Decision No. 76-P-A-2012

March 5, 2012

APPLICATION by Air Canada pursuant to section 32 of the Canada Transportation Act, S.C., 1996, c. 10, as amended.

File No.: 
M4120-3/12-00846

INTRODUCTION

[1] On February 9, 2012, Air Canada filed an application for a review of Decision No. 15-P-A-2012 (Decision) pursuant to section 32 of the Canada Transportation Act (CTA).

[2] In the Decision, respecting a complaint filed by Deryk Jackson, the Canadian Transportation Agency (Agency) determined that on December 16, 2010, Air Canada was the only person providing a domestic service between Toronto and Timmins within the meaning of section 66 of the CTA. The Agency also found that on December 16, 2010, the range of fares offered by Air Canada, in respect of its service between Toronto and Timmins, was inadequate.

[3] In the Decision, the Agency, pursuant to subsection 66(2) of the CTA, directed Air Canada to take the corrective measure of amending its tariff to increase the range of fares by offering one additional fare at the low end of each of its current Latitude, Tango Plus and Tango fare classes. Air Canada was also directed to amend its tariff no later than 30 days from the issuance of the Decision, and to provide the Agency with a copy of the new tariff. In the Decision, it was further directed that the new fares must remain in effect for one year.

PRELIMINARY MATTER

[4] Mr. Jackson has requested that the Agency consider applying paragraph 66(1)(c) of the CTA if Air Canada’s application for a review pursuant to section 32 of the CTA is granted.

[5] In the Decision, the Agency ruled that Mr. Jackson did not provide evidence to support a complaint with respect to an unreasonable fare pursuant to subsection 66(1) of the CTA, as no fare was specifically identified. As this part of Mr. Jackson’s pricing complaint was rejected on the basis of lack of evidence, the Agency does not have jurisdiction to impose a remedial order pursuant to paragraph 66(1)(c) of the CTA.

ISSUE

[6] Has there been a change in the facts or circumstances pertaining to the Decision since it was issued which would warrant a review, rescission or variance of the Decision?

SUBMISSIONS BY AIR CANADA

Material change in facts or circumstances

[7] Air Canada submits that since the issuance of the Decision on January 13, 2012, there have been two material changes in the facts or circumstances pertaining to the Decision and the accompanying remedial order. Firstly, Air Canada points out that on January 16, 2012, Porter Airlines Inc. (Porter) began offering daily air service between Toronto and Timmins and, secondly, that the presence of a new entrant and its desire to seize market share on the Toronto-Timmins route has resulted in a significant change between Air Canada’s December 16, 2010 tariff and the tariff in effect on January 16, 2012. Air Canada points out that each of these changes is sufficient to justify a review of the Agency’s remedial order.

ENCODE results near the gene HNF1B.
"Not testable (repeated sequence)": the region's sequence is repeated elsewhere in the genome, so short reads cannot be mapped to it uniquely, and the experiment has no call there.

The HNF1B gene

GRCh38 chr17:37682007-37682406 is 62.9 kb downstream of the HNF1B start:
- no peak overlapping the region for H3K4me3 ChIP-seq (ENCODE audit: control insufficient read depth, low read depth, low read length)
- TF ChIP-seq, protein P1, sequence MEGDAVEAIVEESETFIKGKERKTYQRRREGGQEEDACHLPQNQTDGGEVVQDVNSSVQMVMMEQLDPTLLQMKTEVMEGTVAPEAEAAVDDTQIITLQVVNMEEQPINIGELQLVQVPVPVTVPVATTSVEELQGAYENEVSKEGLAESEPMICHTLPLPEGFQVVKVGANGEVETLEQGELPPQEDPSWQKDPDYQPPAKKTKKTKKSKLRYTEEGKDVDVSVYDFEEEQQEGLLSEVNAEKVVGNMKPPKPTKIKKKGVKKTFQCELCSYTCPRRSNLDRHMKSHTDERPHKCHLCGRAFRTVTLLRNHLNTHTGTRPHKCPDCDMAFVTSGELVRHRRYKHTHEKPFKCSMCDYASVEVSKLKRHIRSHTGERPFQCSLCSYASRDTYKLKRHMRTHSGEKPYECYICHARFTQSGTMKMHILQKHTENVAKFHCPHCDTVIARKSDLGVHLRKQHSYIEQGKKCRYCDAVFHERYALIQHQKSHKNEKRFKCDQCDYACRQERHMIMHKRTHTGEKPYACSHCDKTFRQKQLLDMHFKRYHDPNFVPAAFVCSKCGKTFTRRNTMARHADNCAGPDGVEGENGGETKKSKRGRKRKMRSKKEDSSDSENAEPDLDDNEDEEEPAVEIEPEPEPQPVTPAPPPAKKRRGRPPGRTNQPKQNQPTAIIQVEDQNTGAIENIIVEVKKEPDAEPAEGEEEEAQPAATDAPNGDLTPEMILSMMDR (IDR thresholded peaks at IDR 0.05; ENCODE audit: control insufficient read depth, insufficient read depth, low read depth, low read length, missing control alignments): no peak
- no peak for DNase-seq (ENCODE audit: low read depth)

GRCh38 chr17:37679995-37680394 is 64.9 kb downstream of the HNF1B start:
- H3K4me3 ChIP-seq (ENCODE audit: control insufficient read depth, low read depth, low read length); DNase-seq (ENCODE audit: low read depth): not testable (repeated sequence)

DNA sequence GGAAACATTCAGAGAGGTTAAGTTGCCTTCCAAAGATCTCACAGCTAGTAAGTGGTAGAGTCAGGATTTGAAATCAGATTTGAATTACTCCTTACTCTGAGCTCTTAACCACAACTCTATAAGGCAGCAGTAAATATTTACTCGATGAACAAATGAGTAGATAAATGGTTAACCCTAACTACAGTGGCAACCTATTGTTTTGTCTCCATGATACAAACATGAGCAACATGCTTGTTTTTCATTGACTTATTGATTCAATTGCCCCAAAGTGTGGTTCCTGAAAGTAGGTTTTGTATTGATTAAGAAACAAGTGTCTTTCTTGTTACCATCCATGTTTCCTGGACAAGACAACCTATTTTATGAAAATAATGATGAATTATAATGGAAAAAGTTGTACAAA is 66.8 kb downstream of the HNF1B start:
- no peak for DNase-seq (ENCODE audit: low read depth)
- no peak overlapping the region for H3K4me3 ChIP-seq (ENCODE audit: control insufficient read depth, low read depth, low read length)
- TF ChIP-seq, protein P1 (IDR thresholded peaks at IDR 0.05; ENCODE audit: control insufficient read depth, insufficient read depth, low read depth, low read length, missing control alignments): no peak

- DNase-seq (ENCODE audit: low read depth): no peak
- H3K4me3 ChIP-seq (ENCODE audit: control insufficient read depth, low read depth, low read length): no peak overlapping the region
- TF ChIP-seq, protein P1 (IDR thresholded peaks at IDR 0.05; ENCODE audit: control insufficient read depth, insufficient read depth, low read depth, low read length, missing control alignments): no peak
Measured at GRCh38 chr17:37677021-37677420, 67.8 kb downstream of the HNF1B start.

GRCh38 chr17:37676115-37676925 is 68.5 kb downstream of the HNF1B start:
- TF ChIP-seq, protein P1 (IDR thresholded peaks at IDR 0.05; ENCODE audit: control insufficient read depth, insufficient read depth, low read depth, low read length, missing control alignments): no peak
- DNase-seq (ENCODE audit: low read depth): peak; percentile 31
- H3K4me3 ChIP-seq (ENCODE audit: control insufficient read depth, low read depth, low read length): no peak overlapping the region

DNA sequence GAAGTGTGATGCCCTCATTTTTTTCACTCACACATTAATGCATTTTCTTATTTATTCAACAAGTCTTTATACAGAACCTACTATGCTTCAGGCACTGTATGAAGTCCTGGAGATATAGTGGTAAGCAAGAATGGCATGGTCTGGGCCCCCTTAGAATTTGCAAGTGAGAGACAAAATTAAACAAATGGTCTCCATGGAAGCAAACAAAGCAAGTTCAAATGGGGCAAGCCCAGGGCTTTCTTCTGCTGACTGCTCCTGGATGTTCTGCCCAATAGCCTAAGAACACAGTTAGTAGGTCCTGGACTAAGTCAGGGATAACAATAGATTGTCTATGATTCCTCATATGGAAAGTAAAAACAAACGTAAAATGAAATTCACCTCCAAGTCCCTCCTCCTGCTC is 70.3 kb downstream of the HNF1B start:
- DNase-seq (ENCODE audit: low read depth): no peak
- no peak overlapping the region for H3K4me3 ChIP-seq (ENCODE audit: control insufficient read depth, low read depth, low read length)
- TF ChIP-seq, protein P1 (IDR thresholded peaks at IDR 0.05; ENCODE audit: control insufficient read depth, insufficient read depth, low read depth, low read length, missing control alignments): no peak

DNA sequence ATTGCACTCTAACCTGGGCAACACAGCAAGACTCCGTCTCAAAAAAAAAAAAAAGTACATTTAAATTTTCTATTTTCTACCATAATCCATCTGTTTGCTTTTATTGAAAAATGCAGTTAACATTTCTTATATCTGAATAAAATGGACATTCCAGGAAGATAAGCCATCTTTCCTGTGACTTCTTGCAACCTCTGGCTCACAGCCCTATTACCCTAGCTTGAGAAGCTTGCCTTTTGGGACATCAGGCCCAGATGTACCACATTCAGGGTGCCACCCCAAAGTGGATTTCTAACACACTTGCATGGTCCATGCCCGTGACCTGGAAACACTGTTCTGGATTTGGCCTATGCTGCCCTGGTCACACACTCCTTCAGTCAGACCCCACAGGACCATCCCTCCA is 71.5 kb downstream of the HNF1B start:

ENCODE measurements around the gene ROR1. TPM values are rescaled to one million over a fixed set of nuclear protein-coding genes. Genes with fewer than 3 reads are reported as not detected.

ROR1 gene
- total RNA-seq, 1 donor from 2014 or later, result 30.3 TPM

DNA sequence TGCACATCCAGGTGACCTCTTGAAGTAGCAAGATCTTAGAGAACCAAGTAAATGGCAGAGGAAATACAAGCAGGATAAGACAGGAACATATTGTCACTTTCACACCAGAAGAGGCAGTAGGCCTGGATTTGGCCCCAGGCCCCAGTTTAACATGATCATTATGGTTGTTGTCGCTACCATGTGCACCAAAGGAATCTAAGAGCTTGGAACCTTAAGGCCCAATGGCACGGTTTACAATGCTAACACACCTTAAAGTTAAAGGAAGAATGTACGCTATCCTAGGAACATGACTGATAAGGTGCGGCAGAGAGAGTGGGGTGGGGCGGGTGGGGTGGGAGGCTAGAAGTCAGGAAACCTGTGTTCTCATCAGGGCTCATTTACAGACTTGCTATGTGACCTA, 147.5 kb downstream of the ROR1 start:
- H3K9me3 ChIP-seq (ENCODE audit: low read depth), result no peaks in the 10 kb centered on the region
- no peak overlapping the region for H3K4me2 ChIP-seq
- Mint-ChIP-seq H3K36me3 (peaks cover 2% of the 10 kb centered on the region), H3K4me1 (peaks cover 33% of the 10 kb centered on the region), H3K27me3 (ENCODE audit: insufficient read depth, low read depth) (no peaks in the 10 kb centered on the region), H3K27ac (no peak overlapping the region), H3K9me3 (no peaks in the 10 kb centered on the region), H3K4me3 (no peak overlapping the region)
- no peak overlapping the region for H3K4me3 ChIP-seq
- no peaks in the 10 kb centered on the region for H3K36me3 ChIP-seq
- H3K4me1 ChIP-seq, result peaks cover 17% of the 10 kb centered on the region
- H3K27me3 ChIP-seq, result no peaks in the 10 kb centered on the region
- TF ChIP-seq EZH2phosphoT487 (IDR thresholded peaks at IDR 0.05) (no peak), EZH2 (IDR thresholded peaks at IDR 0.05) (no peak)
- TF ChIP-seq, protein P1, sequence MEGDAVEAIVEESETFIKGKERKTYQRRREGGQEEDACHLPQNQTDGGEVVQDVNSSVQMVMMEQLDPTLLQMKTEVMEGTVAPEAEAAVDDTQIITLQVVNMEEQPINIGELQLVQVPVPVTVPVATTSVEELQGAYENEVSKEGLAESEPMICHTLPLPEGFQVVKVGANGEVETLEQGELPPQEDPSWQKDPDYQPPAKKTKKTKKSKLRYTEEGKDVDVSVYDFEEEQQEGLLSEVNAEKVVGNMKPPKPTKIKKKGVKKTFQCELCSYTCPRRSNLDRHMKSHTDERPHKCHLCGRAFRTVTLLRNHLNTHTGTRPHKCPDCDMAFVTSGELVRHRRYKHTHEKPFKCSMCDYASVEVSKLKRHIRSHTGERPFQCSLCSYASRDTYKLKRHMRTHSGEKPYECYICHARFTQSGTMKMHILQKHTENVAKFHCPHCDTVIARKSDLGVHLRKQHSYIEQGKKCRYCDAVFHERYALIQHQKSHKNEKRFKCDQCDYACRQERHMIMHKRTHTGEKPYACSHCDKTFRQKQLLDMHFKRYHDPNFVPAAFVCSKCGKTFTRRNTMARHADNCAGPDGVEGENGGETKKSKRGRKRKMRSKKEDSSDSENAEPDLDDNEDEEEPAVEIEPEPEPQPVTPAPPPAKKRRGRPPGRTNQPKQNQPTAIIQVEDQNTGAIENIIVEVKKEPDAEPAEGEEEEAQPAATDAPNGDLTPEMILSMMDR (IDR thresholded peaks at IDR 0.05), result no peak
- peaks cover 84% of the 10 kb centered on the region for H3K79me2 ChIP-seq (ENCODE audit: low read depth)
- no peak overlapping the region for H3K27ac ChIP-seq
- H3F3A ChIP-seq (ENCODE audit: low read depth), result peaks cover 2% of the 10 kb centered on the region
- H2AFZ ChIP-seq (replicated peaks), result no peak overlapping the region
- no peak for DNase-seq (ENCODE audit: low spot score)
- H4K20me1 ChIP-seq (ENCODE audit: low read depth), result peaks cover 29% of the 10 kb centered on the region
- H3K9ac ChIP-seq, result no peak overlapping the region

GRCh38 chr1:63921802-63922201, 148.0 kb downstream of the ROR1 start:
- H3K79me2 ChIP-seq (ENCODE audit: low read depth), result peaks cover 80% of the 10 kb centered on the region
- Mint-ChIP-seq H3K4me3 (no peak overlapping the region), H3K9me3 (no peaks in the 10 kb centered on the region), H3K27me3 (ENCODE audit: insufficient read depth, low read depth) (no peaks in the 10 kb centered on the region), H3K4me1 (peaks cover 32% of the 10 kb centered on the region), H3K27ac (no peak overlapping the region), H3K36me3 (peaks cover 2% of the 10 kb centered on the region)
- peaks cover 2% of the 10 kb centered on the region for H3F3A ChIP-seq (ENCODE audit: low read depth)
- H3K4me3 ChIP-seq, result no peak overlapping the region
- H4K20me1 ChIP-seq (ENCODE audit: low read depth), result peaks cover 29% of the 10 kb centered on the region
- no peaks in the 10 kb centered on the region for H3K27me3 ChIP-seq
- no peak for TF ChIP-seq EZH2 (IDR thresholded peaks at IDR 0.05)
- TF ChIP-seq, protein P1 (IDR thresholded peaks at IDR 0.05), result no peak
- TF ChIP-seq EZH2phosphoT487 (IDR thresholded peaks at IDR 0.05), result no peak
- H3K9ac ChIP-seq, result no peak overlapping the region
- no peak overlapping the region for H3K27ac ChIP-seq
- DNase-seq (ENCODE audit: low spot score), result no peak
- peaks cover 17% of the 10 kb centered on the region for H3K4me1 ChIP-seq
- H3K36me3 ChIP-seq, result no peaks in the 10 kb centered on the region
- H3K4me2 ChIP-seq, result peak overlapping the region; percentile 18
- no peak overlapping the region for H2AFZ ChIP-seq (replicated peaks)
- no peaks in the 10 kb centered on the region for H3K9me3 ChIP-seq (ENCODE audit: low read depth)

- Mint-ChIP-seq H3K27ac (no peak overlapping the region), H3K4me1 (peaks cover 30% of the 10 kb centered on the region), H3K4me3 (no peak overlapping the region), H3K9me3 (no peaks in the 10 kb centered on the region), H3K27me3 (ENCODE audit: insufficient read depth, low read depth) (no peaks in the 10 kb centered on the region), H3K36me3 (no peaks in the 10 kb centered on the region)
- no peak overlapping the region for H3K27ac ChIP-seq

[8] Air Canada asserts that Porter is a reasonable alternative domestic service such that the route is now competitive and the Agency no longer has jurisdiction to make a remedial order under subsection 66(2) of the CTA. Air Canada submits that it was not in a position to bring these new facts to the Agency until Porter actually began its scheduled service, as until that time the route was still a non-competitive route, despite the fact that Porter was taking bookings for service to begin on January 16, 2012.

SUBMISSIONS BY DERYK JACKSON

[9] Mr. Jackson states that:

The over arching point that I’ve taken away from the entire process is that regardless of argument or who makes the argument, Air Canada remains fixed to its illogical opinion that it was correctly pricing tickets on the Toronto to Timmins route during its monopoly. The fallacy of that opinion is most exposed in the airlines “new” fares under competition. These new fares are greatly lower than the complaint fare of December, 2010. No doubt, the airline continues to profit from the route - although not to the extent they were able to profit under their monopoly.

ANALYSIS

[10] The Agency’s jurisdiction under section 32 of the CTA is limited and only arises if there has been a change in the facts or circumstances pertaining to a particular Decision since its issuance. Accordingly, the Agency must first determine whether there has been a change in facts or circumstances pertaining to the Decision, and, if so, determine whether such a change is sufficient to warrant a review, rescission or variance of the Decision.